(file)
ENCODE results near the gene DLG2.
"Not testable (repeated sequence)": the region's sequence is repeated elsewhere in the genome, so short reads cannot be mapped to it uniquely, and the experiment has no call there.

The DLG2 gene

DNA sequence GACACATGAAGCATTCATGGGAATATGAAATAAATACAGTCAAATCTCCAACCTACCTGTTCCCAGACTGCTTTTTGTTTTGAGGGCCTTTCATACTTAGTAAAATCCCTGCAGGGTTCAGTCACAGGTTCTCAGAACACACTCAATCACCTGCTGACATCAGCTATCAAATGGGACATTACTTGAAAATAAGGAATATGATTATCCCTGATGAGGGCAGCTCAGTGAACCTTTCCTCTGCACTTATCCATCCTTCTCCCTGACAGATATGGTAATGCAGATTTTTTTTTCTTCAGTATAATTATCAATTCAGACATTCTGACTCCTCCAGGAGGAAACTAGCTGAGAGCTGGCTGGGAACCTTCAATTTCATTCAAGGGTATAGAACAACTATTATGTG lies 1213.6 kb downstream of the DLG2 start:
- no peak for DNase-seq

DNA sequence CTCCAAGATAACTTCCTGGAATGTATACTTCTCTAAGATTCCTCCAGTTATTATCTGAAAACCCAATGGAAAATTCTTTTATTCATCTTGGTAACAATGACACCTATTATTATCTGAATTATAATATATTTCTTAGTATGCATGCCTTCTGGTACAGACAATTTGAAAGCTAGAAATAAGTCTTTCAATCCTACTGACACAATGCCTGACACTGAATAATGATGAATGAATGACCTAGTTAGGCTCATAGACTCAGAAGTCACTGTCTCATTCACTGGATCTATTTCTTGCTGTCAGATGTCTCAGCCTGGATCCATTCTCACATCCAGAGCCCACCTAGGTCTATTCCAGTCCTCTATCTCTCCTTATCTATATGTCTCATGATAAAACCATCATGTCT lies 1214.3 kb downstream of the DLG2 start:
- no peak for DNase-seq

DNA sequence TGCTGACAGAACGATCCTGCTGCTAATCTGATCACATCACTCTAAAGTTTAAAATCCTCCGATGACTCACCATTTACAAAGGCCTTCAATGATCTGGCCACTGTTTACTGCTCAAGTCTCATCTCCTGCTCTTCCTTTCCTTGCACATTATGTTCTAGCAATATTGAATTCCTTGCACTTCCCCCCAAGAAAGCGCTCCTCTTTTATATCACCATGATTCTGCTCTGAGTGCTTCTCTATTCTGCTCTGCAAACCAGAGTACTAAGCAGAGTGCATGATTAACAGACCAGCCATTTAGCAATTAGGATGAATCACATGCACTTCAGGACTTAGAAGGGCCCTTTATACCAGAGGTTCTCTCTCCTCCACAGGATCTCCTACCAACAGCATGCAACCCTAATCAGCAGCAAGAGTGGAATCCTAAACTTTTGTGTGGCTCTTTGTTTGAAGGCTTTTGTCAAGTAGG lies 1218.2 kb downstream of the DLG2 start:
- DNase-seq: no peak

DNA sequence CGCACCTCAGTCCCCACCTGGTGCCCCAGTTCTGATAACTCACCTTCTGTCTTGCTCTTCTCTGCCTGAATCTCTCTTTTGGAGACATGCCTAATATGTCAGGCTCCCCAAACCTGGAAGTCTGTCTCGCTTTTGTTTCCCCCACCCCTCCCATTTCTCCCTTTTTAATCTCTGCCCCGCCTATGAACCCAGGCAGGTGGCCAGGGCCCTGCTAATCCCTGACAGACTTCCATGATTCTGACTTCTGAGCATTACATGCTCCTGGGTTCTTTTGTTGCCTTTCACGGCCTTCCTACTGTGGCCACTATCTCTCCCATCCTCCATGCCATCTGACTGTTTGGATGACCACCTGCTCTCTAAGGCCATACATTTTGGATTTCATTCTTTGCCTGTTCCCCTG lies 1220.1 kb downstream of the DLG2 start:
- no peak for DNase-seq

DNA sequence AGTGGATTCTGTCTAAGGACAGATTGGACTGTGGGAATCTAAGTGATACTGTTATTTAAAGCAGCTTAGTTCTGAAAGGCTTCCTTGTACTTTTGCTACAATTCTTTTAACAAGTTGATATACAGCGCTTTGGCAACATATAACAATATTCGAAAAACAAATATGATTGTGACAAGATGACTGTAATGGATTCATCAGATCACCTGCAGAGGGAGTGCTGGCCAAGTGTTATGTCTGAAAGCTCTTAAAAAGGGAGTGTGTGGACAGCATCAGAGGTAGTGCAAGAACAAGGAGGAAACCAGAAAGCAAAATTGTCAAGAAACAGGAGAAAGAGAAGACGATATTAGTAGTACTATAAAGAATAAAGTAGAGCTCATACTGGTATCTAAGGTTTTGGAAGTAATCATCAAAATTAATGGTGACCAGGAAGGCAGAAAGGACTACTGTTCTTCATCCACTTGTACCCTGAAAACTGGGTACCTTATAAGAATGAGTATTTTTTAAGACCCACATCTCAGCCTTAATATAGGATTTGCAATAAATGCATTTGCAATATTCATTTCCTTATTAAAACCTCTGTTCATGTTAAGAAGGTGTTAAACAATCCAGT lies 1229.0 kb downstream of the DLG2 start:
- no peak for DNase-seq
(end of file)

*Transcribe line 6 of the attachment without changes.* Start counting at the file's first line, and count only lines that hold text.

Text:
DNA sequence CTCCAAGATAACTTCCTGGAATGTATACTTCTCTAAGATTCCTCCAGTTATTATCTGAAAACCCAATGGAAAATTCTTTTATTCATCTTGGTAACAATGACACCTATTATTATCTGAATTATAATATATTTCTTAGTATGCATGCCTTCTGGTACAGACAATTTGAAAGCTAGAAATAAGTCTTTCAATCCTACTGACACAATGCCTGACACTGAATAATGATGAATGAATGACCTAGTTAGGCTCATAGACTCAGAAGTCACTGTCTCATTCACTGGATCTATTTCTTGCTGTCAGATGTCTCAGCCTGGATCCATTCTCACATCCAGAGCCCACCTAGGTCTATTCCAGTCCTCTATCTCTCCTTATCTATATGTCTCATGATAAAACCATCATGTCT lies 1214.3 kb downstream of the DLG2 start: